Students see very little difference between a work-study job and a regular student hourly job. The way students apply for jobs and receive their pay for jobs is the same, and the kinds of jobs that may be available are often the same. The department that hires the student sees the biggest difference, because part of the funding to pay the student for the work-study job comes from the student's work-study award in their financial aid package.
The number of hours a student works varies based on the department they are working in and how much the student is comfortable working. Most students work an average of 8-10 hours per week.
Students have worked a wide variety of work-study jobs in the past. These have included jobs as office assistants; lab assistants; research assistants; as well as jobs within Dining Services, University Images, the Campus Bookstore, the library, the mineral museum, and IT. These are just some of the options available to work-study students.
No. Due to the limited availability of funding for the program, students can only work one work-study job at a time. Students are able to work additional on-campus jobs that are not work-study.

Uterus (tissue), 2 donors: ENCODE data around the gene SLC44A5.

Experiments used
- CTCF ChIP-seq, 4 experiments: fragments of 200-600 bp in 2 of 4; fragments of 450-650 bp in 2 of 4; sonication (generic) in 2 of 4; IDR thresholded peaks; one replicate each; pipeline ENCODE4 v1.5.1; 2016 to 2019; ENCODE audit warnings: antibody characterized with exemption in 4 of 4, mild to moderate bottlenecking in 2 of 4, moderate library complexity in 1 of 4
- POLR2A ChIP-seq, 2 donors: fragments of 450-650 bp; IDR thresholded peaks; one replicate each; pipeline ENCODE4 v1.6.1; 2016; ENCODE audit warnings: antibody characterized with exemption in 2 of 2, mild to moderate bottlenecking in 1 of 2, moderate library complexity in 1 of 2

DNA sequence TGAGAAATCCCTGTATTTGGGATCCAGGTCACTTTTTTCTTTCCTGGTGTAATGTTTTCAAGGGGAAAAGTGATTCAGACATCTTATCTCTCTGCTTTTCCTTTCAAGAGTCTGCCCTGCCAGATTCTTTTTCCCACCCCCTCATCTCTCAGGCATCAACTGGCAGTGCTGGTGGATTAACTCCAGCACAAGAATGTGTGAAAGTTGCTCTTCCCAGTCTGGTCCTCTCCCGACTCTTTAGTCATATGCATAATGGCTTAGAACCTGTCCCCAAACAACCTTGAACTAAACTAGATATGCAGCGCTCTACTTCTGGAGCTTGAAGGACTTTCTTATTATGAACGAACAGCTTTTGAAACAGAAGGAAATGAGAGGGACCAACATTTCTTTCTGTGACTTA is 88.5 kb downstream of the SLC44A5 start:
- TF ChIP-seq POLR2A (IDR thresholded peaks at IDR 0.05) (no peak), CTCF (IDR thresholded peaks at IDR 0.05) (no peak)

- Students eligible for work study can apply for work-study jobs through Handshake, the school’s recruitment platform. Simply login in using your ISO username and password, filter by the “work-study” job type and complete the application giving any information requested.
- Students eligible for work-study will also receive a direct link to the work-study jobs on Handshake.
- If you are interested in working for a specific department that is not listed on Handshake, feel free to reach out to each department about jobs and notify them of your work-study eligibility.
Students are paid directly for their work-study jobs. Any money earned from hours worked are accumulated and paid biweekly through the student’s method of preferred payment (check or direct deposit). The work-study award amount is reflected on a student’s financial aid package, but it does not apply to the bill.
You may be able to continue working your work-study job over the summer, but it cannot be classified as a work-study job. You will need to talk with your supervisor about continuing to work. Your job would need to be changed to a regular student hourly job for the summer.
It is possible to work the same work-study job multiple years in a row. Be sure to indicate on your FAFSA that you are interested in the Federal Work-Study program. Also, let your supervisor know during the spring that you are interested in working the following year.
No. You can look at other jobs as well. You will just need to let them know that you have work-study and they will need to reach out to the Financial Aid Office to have your job classified as a work-study job.
If you would like to speak to someone in person about work-study, please stop by the Student Financial Services Center on the first floor of the Administration Building.
There are many other student jobs on campus. Handshake is a great place to look for an on-campus job.